At Kumoricon 2019, I had the good fortune of getting into a screening of the anime film Penguin Highway. It is an anime film of a variety that doesn’t come out in the US very much – an anime film that is a straight-up family adventure film, and a film that also plays into some of the Kids on Bikes concepts that came up in a few works I’ve reviewed recently (The Gate and Tales from the Loop).
Penguin Highway is based on a novel from the author of The Eccentric Family, The Tatami Galaxy, and The Night is Short, Walk On Girl. The book and movie are set in a fictional Japanese suburban town and follows a young grade-schooler named Aoyama. He’s very intelligent for his age, very studious, and has that level of absurd seriousness possessed by young children who are approaching adolescence and desperately want to come across as not being childish – making them considerably more childish.
Aoyama’s dad is a scientist, so Aoyama tries to approach everything and catalog everything in a very scientific manner, and Aoyama has a massive crush on the assistant at the Dentist’s office, who he just calls “Onee-san”. These all end up being somewhat upended when, all of a sudden, penguins start showing up in the neighborhood completely out of the blue – and Onee-san may know something about it. And also there’s this weird spherical water object out in a clearing on a hill at the edge of town.
Penguin Highway feels a lot like how I’d imagine a Japanese Kids on Bikes story to be. It’s kids going on adventures, with a considerable degree of independence from parental oversight, and with eventually a little bit of peril, leading to the development of some actual emotional maturity, and a loss of innocence without an increase in cynicism.
Consequently, and I can’t say how much of this is in the original book, it feels like a mix of elements of Miyazaki, Hosoda, and Shinkai. From Miyazaki, we get the pastoral elements of the environment, the depictions of nature, and a very significant part of Aoyama’s character arc. Without getting into spoilers, his character arc is something of a male version of Chihiro’s arc from Spirited Away, but without being thrust into a magical world and having to grow up through being in an environment away from his parents. He’s placed in a situation where he and his friends gain knowledge, and through gaining that knowledge and from the decisions they make with that knowledge and how – and how not – to act on it they gain wisdom and thus maturity. It is, to a degree, the standard fantastical coming of age story but there are bits of it which remind me a lot of Miyazaki and Spirited Away.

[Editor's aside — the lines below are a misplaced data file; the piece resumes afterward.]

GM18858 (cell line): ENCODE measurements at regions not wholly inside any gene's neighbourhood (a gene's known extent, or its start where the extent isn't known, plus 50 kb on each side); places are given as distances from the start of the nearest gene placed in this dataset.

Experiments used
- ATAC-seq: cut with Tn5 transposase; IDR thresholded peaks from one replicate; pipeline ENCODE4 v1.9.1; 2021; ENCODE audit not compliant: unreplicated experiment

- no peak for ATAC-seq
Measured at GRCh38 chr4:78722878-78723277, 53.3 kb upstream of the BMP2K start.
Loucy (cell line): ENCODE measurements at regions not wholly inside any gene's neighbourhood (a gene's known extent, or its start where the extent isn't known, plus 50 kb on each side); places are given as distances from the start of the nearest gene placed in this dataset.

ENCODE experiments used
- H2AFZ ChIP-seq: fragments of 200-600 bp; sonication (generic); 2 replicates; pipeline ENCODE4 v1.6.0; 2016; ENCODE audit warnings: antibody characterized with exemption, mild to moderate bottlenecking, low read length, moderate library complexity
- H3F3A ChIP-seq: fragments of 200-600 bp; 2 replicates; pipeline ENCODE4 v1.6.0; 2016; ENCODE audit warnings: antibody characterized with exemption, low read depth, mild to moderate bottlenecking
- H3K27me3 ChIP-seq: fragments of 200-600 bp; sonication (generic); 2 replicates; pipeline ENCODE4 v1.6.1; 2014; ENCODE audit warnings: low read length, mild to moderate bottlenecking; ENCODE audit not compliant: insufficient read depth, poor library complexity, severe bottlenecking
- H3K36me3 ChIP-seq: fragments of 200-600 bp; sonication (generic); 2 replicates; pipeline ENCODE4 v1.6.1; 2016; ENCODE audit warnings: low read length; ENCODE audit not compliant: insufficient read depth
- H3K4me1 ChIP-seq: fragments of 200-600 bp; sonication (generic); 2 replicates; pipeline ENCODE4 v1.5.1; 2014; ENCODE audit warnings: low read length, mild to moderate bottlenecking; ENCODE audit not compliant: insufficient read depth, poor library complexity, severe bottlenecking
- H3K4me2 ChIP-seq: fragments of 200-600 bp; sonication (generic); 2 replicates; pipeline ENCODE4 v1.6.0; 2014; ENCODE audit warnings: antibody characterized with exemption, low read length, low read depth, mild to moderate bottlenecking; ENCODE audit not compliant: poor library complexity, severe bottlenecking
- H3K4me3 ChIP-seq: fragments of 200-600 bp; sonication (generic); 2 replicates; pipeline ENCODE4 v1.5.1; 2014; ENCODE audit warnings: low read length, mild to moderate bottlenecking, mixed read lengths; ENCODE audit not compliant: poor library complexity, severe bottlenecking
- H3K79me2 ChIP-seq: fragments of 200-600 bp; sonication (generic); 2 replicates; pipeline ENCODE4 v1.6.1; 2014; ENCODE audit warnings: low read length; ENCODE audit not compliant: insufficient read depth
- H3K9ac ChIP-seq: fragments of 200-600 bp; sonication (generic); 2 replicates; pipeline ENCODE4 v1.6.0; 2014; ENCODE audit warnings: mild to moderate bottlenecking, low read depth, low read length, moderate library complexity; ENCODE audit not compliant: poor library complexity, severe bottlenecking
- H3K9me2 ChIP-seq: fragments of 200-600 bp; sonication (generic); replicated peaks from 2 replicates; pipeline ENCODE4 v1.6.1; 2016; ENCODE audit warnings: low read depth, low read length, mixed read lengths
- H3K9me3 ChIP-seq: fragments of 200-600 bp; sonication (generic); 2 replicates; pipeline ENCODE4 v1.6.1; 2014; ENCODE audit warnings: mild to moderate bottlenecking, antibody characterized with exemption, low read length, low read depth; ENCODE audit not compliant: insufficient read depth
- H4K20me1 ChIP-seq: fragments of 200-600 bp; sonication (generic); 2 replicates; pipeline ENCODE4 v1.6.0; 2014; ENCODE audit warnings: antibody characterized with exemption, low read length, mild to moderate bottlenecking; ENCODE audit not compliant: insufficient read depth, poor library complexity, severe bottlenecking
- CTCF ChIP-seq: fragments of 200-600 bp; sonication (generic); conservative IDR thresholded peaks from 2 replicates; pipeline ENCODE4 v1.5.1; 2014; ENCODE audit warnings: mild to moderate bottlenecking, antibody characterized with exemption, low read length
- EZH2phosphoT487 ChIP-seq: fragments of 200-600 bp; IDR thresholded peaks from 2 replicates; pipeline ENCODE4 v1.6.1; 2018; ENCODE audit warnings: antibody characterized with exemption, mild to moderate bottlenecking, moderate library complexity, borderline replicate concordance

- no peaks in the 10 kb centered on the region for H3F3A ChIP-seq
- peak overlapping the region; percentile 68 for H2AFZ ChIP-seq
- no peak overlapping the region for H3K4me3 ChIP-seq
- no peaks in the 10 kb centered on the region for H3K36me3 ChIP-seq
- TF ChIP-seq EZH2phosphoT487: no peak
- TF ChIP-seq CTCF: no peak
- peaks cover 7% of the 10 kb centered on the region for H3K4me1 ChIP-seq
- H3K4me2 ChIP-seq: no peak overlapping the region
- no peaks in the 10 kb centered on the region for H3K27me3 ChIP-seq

From Shinkai, we get love with a barrier. Aoyama has a child’s crush on Onee-san, which is clearly not reciprocated (at least in the same way) due to age but persists for Aoyama throughout the story. By the story’s conclusion, Aoyama’s feelings clearly are going to persist, and the question isn’t that will his feelings fade with time, but will time cause them to transition from a romantic attraction to a platonic attraction with a side of nostalgia, or if that torch will just keep burning.
Onee-san herself feels a lot like a Hosoda character. From the Hosoda films I’ve seen, he tends to like having a character of some variety or another who is generally a little older and more mature, and who possesses a degree of knowledge about whatever the situation is or how to deal with it that the protagonists lack – but who are not present as a mechanism for exposition, and instead serve as an inciting character for the plot, either as the catalyst for complications or as some sort of mentor figure. Examples of this are the Aunt from Girl Who Lept Through Time, the titular beast from The Boy and the Beast, and Granny from Summer Wars.
The styles and narrative themes of the three directors and writers, and the preferences in the material they work on fit together well. It makes Penguin Highway, basically, into a cinematic curry. It’s familiar, reassuring, but very flavorful, and makes for a very enjoyable film.
Penguin Highway is available from Amazon.com (Blu-Ray + DVD, Digital) and RightStuf (Blu-Ray + DVD). RightStuf also has a special edition version with a bunch of bonus features and a really big artbook available for pre-order, but with no release date as yet. Buying anything through those links will help to support the site.
If you enjoyed this review and would like to read future reviews up to a week early, please consider backing my Patreon. Backers get reviews up to a week early.
Or you can just toss a few bucks in my Ko-Fi Jar if you want to help out but the Patreon isn’t a viable option.